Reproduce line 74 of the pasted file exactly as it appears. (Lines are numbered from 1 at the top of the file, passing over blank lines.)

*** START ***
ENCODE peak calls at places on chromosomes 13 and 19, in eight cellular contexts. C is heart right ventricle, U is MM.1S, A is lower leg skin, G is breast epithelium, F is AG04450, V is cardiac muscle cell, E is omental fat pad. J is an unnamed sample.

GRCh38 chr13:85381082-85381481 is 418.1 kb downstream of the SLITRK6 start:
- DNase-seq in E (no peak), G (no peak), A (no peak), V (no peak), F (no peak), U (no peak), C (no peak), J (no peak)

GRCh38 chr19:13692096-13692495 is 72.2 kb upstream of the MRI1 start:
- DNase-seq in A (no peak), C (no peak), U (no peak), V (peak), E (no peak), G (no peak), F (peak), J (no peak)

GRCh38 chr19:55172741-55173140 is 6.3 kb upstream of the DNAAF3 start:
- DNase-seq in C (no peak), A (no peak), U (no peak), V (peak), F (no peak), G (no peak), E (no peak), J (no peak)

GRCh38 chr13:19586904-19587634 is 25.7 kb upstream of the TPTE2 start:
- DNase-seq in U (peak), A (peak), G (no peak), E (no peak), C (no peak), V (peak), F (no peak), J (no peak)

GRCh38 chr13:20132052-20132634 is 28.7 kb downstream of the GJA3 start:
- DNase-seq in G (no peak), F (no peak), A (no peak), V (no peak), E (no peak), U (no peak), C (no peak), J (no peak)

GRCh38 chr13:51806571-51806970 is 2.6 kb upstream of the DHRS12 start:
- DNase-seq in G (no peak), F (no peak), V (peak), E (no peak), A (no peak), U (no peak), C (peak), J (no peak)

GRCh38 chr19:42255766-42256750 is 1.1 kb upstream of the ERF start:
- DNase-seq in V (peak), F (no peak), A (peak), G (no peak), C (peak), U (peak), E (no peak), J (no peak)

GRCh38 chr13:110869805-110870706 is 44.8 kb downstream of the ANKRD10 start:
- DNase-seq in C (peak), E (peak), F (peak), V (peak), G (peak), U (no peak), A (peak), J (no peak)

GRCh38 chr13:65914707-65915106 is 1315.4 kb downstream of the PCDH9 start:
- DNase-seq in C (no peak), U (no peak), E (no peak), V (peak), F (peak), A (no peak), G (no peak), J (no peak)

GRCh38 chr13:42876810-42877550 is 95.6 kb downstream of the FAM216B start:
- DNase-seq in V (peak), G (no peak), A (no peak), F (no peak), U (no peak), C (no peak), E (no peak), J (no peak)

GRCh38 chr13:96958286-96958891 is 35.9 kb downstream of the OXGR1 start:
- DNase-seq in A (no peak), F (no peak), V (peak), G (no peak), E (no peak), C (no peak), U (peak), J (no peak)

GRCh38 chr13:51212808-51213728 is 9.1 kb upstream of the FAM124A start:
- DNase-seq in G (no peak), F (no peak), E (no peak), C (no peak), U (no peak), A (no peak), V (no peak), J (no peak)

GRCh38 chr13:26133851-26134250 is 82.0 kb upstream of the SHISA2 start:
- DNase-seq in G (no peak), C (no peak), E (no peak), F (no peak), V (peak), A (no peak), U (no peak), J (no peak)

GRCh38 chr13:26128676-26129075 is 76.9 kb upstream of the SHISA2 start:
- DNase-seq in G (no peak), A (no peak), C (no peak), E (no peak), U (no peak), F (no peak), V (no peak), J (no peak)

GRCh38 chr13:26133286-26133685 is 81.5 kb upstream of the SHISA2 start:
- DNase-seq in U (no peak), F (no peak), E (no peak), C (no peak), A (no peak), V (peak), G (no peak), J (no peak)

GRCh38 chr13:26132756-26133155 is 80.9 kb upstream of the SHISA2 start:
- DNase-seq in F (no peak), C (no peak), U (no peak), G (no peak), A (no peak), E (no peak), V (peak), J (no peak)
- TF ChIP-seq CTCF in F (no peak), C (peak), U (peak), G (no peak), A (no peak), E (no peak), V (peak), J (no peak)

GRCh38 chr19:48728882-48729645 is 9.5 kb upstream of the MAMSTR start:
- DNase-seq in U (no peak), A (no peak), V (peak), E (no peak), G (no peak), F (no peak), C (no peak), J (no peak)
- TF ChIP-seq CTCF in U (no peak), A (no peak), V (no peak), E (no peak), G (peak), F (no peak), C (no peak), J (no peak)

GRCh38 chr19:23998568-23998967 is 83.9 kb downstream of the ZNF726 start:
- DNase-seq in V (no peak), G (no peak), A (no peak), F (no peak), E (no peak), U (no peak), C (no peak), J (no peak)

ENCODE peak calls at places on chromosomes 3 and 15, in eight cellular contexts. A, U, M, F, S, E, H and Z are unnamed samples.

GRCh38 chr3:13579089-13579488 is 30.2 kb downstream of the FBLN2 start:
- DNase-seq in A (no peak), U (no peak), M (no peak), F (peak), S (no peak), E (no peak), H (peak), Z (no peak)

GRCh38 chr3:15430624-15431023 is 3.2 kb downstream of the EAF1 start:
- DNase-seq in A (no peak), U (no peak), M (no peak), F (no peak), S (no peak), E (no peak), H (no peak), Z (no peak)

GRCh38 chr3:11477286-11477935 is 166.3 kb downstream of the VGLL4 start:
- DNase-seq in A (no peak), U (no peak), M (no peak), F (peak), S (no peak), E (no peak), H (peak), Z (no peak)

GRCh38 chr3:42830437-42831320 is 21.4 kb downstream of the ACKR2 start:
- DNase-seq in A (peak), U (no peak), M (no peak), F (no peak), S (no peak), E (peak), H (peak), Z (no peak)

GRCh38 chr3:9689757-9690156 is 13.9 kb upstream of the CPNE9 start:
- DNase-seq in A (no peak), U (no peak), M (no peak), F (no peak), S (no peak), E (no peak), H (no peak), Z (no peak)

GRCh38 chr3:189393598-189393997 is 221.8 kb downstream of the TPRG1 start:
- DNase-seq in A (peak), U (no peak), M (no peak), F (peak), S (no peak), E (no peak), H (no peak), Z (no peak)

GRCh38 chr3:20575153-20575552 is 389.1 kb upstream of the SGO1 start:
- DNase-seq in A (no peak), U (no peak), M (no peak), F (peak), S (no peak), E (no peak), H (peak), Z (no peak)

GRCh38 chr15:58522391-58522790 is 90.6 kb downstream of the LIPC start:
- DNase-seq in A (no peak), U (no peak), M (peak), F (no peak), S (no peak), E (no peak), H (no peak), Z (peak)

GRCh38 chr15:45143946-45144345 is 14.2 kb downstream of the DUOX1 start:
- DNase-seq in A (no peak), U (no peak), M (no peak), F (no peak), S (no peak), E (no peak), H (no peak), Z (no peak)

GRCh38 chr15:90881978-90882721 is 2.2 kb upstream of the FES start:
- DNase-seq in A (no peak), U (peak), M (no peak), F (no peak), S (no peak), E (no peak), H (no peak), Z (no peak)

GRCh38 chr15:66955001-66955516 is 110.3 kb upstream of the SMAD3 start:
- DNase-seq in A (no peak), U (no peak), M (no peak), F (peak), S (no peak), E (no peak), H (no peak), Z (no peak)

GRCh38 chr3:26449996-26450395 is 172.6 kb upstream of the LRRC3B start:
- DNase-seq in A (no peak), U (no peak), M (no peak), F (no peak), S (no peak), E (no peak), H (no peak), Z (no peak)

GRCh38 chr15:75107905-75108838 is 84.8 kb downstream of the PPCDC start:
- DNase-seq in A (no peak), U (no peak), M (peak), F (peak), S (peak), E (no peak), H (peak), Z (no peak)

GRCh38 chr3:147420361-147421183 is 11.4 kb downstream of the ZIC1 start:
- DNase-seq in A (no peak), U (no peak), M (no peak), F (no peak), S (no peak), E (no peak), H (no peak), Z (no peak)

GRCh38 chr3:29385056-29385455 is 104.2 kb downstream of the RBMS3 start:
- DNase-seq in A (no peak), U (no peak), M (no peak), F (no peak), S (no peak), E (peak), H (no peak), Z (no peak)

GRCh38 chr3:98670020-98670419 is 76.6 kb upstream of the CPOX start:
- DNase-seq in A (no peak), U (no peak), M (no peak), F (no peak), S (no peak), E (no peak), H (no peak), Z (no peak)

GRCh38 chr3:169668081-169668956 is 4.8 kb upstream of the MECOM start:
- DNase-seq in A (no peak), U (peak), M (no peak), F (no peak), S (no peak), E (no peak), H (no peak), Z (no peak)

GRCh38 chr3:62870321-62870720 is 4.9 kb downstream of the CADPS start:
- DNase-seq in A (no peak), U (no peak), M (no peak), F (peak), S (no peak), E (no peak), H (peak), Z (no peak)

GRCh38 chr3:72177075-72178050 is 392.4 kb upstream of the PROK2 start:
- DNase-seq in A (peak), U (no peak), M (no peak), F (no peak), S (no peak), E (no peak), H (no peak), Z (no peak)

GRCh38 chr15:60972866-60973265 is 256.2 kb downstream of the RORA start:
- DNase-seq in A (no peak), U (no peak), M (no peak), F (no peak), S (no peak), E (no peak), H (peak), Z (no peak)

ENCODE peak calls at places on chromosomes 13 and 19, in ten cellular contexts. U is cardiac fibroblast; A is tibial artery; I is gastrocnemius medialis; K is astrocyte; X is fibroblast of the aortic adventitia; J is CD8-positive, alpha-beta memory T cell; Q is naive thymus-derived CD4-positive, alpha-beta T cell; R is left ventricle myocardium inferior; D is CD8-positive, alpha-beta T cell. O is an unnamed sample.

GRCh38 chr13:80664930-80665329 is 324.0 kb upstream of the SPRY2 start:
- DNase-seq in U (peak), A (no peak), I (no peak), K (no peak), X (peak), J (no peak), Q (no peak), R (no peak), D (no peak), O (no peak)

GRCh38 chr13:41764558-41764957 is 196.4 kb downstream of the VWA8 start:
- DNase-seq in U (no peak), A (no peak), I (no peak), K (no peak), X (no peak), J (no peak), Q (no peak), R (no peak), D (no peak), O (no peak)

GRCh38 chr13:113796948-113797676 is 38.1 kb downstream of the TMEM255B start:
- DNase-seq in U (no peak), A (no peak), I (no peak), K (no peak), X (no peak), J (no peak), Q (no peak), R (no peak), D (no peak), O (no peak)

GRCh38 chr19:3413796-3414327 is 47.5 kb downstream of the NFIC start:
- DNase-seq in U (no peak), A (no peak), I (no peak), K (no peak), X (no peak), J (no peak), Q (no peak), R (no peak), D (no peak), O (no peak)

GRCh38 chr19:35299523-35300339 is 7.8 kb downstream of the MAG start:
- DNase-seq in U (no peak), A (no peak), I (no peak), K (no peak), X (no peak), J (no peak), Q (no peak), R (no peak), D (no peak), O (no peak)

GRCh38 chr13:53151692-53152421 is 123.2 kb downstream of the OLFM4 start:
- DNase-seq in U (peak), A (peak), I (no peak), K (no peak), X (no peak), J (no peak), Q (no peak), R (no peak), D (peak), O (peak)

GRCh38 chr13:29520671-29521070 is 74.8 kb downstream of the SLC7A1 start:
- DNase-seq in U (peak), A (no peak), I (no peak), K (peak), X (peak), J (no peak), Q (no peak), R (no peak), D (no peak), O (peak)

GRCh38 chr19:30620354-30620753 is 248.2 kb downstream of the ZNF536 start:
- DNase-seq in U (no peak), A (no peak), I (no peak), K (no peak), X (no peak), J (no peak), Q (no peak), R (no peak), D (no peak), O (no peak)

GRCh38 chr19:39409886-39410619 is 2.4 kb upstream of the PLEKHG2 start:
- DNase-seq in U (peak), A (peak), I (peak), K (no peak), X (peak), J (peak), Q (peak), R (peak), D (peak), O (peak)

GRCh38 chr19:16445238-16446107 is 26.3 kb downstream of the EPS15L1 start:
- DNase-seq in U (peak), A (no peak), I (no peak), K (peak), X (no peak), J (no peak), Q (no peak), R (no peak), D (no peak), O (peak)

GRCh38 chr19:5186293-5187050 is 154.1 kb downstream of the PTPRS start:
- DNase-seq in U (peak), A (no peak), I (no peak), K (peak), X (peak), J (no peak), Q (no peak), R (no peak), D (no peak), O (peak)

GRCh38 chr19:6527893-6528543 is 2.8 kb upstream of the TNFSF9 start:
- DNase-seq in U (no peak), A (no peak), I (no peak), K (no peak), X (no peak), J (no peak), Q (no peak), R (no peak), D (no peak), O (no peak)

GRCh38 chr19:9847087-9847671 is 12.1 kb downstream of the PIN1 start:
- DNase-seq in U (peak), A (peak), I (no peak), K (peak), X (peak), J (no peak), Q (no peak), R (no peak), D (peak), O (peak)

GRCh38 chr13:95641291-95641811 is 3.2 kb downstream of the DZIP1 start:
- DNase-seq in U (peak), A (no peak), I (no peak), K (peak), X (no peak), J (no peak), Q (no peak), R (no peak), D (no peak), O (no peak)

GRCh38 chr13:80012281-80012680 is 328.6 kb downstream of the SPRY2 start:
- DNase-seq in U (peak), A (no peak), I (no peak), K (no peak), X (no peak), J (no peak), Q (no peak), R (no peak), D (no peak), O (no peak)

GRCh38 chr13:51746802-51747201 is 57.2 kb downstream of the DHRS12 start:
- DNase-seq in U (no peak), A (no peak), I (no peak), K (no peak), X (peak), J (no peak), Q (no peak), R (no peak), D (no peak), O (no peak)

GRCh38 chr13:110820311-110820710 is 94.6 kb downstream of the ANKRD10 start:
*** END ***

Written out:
- DNase-seq in A (no peak), U (peak), M (no peak), F (no peak), S (no peak), E (no peak), H (no peak), Z (no peak)